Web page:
“I don’t care what they’re going to say.” – Queen Elsa
I’m back in my happy place. No, not Arendelle. I’m cozying up with a superannuated grain whisky. Loyal readers will recall that this particular libation puts me in a mood so contented that it lapses into maudlin; a few sips of very old grain whisky and life becomes one big Thomas Kinkade painting.
This view is hardly consensual. No sooner did I wax emotional about the tonic effects of very mature grain whisky on the soul than I was rebutted by Mark. In that piece, he harkened back to grain’s function as a component of blends – especially cheap ones – with the price of the resultant product inversely proportional to the quantity of grain whisky in the blend. About the only sop he was willing to offer me was that grain ceased to be flavourless (spelling and emphasis his, y’all) after “it has spent about three decades in a cask.”
How about almost five decades? That’s what we’ll be contending with here today, courtesy of a release from our friends at Single Cask Nation. I previously had a chat with Jason Johnstone-Yellin, one of the Single Cask Nation co-founders, in which we touched on his appreciation for grain whisky.
Speaking of Jasons: our Jason (or is it “oor Jason,” given this is Scotch whisky?) had a look at a sister bottling of 1974 Invergordon from Single Cask Nation’s second U.K. outturn. He described that cask as “loungeful,” which sounds like precisely what I’m after. In my book, if you’re not mostly horizontal when savoring an aged grain whisky, you’re doing it wrong.
Before I have a lie-down and a sip, a brief introduction to Invergordon for those not familiar with its history: Built-in 1961, Invergordon Distillery is in the town of Invergordon on the Cromarty Firth, in the Highland region of Scotland. After decades of the parent company (Invergordon Distillers) passing through several owners’ hands, the distillery was acquired in a hostile takeover by current owners Whyte & Mackay in 1993.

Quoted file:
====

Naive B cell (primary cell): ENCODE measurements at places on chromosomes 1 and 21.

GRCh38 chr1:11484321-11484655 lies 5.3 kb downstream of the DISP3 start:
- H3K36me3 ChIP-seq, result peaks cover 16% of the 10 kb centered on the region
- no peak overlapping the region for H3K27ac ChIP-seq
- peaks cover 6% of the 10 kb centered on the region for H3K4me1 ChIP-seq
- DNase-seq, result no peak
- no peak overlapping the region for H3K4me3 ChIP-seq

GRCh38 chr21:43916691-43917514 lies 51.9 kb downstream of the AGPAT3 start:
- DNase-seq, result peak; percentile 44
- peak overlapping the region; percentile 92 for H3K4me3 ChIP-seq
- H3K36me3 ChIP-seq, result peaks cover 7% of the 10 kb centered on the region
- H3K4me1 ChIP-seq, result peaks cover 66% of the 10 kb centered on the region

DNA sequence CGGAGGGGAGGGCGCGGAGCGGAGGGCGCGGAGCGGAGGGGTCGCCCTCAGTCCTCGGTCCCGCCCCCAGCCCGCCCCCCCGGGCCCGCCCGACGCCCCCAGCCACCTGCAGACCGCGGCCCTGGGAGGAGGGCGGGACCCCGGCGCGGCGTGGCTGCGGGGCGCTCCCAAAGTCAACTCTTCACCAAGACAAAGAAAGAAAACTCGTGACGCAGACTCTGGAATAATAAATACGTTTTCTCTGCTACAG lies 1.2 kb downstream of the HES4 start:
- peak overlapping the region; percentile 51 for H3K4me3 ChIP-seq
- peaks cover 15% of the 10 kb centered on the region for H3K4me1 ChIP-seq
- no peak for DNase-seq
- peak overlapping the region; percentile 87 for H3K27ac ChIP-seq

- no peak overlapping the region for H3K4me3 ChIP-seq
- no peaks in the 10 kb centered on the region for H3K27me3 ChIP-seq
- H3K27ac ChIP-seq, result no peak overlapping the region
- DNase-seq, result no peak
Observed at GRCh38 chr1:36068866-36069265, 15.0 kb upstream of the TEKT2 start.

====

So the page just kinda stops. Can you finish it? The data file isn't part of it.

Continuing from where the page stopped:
In an attempt to green up the distillery, Whyte & Mackay announced the demolition of the dark grains plant in 2016. This plant, which previously processed the spent wash of the distillery into draff and pot ale syrup for supply to local livestock farmers, was replaced by an anaerobic digester at a cost of £15 million. The new facility processes by-products from Invergordon as well as Dalmore and Tamnavulin into biogas, reducing the carbon footprint of the enterprise.
Back to whisky: The grains used at Invergordon are principally wheat and maize, with water coming from Loch Glass. A fermentation time of 70 hours is followed by distillation in three Coffey stills, with an ABV off the stills of 94.4% and a cask filling strength of 71%. The resultant grain whisky is a backbone of the parent company’s eponymous blends (coincidentally, some of the very first Scotch whisky I ever drank, way back when).
As for the whisky I’ll be enjoying today: this is single grain Scotch whisky, aged 46 years in a second-fill ex-bourbon hogshead (cask #7844000057, if you must know). Distilled in March 1974, it was bottled in September 2020 at a strength of 46.2% ABV, in a run of 153 bottles. I paid $295 for this.
Single Cask Nation Invergordon 46 Years Old – Review
Color: Medium golden-yellow.
On the nose: Subtle to start, this has the gently citric sweetness of lemon meringue pie. As the whisky breathes, this broadens out into a plump, buttery and creamily rich note. I’m getting an uncanny note of Conversation Sweethearts candies that brings a smile to my face. There’s a faint roastiness and a very slightly funky note; aromatically, this shares a lot in common with 20+ year old white Burgundy. Some exotic accents of lemongrass, cardamom, and ginger dance around the periphery.
In the mouth: Equally gentle to begin with on the palate, this has but a wisp of dilute sweetness when it meets the tip of the tongue. The body fills out somewhat toward the middle of the mouth, though this remains comparatively lean. I was hoping for a reprise of the buttery note from the nose, but this emphasizes more of the spicy notes as well as a more piquant woodiness. There’s an emergent note of butterscotch that appears toward the finish, but mostly this tacks very lithe in comparison with other examples with comparable specifics.
This is an entirely different beast than the Boutique-y Invergordon, a fact which supports precautions about generalizing when it comes to grain whisky. Whereas the prior expression was supple and rich throughout, this Single Cask Nation bottle showed more of that on the nose and less in the mouth. Aromatically it’s more compelling, but there’s less follow through on the palate.
This is also a fair deal more expensive than the Boutique-y bottling (adjusted for bottle size). Reflecting an overall assessment of fair value for the money, I am awarding this a score in the middle of the range.